Tuesday, November 2, 2010

"Range Anxiety" Presents Opportunities - Not Limitations

This past Friday during Sustainabili-City's Weekly Review, I briefly talked about range anxiety and how it can adversely affect sales of electric cars.

For those that don’t know what range anxiety is, a brief explanation is that electric cars have approximately a 40-50 mile driving range before the car needs to be charged again. This has been striking fear at the heart of potential electric car consumers, and on the surface it is understandable.

Is the Tesla expensive? Yes.
Awesome? Definitely.
Worth it? Maybe not (yet).
The numbers vary depending on the source, but the average American drives between 30 and 40 miles per day. This means that at the initial level of technology these cars are being released at, the battery capacity is just bordering on the limit of a day of driving (not true for the Nissan Leaf which boasts 100 miles of battery capacity).

However, I believe that as you begin to dig deeper into the issues, range anxiety becomes less of an issue for the following reasons:
  • I would argue that range limitations present at the release of these electric cars will actually lead to more innovation. These innovations will range from ‘charging stations’ that mimic gas stations to the newer concept of charging your car as you drive in special lanes which is being demonstrated by HaloIPT.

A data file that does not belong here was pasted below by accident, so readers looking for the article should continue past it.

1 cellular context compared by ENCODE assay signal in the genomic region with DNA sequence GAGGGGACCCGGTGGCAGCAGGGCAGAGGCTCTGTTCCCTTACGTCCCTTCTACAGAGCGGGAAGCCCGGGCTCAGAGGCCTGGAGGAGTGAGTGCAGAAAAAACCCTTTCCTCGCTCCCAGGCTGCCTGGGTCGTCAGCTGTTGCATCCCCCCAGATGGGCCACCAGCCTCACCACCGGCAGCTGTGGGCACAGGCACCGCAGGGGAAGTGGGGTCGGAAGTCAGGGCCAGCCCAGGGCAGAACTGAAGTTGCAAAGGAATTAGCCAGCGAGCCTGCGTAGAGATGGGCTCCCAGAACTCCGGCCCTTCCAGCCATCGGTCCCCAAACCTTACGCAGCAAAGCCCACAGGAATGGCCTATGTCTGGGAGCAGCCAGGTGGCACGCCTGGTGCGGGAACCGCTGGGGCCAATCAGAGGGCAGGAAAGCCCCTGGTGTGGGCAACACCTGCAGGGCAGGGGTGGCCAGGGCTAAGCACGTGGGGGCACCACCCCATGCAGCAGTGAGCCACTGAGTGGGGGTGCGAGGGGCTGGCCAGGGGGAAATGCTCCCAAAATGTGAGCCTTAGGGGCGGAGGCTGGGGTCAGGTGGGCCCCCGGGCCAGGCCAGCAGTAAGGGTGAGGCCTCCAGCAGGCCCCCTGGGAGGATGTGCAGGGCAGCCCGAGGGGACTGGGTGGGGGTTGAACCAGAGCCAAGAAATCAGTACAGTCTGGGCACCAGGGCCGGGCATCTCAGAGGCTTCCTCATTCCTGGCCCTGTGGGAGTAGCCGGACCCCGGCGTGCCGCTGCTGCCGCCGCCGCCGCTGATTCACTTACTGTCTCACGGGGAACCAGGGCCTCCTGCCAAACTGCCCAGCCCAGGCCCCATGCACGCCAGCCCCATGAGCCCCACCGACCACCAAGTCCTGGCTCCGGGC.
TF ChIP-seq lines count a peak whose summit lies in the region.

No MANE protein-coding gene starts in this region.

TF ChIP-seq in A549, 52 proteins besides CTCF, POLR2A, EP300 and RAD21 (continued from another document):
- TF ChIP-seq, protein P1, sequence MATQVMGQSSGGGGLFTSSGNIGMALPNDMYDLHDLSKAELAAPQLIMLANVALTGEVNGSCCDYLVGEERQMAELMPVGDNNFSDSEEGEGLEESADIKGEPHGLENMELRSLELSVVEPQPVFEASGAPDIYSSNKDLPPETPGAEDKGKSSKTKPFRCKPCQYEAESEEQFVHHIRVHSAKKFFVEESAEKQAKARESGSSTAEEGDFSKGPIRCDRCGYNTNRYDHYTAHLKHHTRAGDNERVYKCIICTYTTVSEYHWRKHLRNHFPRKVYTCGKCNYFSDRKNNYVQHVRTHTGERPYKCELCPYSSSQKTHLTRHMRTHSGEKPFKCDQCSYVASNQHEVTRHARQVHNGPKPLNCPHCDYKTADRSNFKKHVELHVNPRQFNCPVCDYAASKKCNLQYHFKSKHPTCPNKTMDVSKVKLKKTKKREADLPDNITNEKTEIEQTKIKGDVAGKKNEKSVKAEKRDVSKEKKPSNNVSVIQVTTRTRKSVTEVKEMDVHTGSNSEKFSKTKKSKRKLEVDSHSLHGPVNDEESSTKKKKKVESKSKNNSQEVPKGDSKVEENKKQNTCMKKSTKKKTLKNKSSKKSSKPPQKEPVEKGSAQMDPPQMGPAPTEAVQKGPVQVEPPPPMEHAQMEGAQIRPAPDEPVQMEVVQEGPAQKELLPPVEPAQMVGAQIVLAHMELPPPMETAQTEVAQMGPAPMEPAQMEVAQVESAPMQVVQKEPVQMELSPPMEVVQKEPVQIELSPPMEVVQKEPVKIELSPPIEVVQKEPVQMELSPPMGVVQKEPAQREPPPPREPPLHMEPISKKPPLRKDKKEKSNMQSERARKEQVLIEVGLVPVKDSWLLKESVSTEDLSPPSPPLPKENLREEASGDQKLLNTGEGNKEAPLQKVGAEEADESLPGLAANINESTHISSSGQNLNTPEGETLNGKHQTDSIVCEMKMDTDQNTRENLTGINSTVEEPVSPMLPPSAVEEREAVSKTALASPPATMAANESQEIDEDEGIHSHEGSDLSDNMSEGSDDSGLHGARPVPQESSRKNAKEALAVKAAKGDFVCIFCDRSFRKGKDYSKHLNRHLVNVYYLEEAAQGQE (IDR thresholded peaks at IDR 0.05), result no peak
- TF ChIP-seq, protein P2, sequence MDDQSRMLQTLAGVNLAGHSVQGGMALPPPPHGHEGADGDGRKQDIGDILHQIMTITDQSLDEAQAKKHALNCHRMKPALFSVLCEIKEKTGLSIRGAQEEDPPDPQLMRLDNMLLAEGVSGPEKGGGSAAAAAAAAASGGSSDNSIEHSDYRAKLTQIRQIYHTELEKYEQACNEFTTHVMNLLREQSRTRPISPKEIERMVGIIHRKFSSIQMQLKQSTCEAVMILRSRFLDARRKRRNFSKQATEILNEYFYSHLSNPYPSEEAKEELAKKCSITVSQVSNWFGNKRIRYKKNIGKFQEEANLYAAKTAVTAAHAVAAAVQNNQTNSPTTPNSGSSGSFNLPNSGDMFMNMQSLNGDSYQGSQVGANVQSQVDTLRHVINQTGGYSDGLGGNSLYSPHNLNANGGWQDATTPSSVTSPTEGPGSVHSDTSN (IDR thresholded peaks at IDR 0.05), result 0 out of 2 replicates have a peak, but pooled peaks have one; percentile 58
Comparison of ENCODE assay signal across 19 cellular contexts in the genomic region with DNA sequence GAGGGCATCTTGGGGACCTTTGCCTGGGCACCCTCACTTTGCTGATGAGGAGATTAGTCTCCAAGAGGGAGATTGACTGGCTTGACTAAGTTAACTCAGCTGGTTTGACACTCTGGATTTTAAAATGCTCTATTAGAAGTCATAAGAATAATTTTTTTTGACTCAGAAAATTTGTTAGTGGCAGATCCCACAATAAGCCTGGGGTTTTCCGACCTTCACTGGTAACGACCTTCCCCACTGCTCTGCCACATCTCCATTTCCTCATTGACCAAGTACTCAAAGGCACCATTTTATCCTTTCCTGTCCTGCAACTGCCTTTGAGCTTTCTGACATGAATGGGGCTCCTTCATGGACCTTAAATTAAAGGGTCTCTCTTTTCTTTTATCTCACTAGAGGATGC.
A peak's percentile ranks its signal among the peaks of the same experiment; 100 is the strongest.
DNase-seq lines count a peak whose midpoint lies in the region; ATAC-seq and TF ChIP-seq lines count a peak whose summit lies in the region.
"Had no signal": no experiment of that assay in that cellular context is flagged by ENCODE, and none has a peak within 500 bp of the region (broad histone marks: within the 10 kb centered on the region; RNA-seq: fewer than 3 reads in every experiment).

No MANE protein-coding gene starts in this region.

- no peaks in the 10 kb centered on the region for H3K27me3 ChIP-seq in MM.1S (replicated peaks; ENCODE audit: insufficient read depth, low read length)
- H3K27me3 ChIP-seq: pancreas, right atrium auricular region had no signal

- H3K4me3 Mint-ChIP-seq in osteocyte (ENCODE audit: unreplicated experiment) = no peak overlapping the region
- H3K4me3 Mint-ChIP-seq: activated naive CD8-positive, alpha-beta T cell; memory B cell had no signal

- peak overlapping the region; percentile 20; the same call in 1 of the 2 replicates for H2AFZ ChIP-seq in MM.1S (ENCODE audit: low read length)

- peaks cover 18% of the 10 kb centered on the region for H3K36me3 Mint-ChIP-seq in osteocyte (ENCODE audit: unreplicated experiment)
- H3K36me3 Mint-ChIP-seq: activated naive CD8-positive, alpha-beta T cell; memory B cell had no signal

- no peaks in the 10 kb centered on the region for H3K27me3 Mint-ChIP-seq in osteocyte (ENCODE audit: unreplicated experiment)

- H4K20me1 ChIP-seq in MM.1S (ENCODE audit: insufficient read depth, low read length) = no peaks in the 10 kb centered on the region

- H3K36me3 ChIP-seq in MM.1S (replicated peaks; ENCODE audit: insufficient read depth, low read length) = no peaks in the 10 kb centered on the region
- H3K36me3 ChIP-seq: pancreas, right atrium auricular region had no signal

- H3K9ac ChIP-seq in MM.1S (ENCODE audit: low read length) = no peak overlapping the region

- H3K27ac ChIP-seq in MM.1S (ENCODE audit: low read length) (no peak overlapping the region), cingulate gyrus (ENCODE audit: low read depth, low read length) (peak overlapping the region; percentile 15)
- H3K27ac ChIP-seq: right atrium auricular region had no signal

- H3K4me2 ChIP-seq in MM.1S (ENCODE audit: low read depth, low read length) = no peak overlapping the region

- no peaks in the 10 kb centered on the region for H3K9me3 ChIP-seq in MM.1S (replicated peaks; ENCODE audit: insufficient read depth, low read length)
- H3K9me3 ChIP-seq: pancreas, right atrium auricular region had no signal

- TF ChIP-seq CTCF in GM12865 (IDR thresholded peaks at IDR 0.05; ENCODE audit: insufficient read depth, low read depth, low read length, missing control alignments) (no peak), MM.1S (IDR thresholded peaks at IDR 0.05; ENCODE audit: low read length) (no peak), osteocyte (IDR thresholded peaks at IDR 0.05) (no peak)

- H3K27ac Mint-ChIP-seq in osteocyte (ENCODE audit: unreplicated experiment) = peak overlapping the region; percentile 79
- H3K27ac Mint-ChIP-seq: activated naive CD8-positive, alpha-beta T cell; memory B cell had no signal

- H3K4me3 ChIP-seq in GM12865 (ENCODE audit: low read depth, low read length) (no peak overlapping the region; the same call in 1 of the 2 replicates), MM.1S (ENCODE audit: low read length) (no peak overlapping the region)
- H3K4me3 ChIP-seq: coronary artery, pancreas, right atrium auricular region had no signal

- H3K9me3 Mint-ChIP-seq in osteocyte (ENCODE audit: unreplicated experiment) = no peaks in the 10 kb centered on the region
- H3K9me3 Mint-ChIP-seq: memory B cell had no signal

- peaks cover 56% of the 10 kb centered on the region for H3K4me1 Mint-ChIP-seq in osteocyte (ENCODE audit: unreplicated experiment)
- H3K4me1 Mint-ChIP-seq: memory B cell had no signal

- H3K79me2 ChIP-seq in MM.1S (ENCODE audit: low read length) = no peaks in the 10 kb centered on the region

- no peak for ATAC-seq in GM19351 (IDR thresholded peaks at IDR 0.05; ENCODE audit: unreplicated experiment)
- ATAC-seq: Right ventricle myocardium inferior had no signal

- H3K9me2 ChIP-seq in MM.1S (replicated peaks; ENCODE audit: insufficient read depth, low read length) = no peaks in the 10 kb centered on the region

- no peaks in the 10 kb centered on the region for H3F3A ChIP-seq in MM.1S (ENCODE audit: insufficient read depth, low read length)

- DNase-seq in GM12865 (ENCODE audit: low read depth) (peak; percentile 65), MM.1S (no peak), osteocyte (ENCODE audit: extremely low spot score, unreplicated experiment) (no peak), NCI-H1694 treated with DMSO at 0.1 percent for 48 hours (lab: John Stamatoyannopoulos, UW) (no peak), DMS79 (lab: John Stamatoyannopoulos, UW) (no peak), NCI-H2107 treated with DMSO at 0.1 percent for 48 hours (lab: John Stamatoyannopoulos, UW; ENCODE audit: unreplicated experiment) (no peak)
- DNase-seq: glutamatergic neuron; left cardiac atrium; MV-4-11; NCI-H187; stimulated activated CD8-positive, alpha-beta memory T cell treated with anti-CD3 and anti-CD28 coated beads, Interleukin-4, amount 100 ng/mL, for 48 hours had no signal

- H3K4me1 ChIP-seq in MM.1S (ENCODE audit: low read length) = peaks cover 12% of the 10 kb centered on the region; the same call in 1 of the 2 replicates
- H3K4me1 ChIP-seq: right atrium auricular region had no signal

• The fuel cell industry is one of the most dynamic technology industries today, and as electric cars are introduced into the marketplace, competition to develop a more efficient and longer lasting battery cell will grow and the electric car’s driving range will benefit.
  • Many of these electric vehicles that are going to be released contain a small gas engine in the event that you do run through all of their battery’s capacity, which would either enable you to make it home (or an ‘electric station’) where you can then recharge your vehicle.
  • At running the risk of repeating what I said yesterday, sometimes sustainable products require us to change our consumption behavior.  If the biggest problem with electric cars is that people need to be more responsible when planning their driving routes to the grocery store or work, then I say that is a small price to pay when trying to reduce our country's dependency on oil.
It is easy to just hear the term ‘range anxiety’ and decide that you aren’t going to make the transition to a (cleaner, smarter, cooler) electric car.  However, I believe after taking the bullet points above into consideration these concerns of ‘range anxiety’ are mitigated and consumers shouldn’t let these things deter from making the transition.

Also, aside from the obvious clean benefits of driving an electric car, other clean industries will benefit from the release of electric cars:
  • Solar
  • Wind
  • Fuel Cell
  • Smart Grid
                              ...but more on that later.


  1. Isn't the whole point of electric cars so you don't have to rely on a gas engine? The third bullet point you outline seems like it contradicts the whole concept of this movement...

  2. Good point (kind of). Eventually this will be the case with electric cars, but it is too soon to think that oil is going to disappear.

    The fact is that the electric cars that will have a backup gas engine will use an incredibly small fraction of the gas that traditional vehicles use right now.

    I would also be shocked if the backup engines get used more than once a month, if that. People will become very good with judging how far they are going to drive and when they need to charge their vehicles which will ultimately lead to more efficient energy use.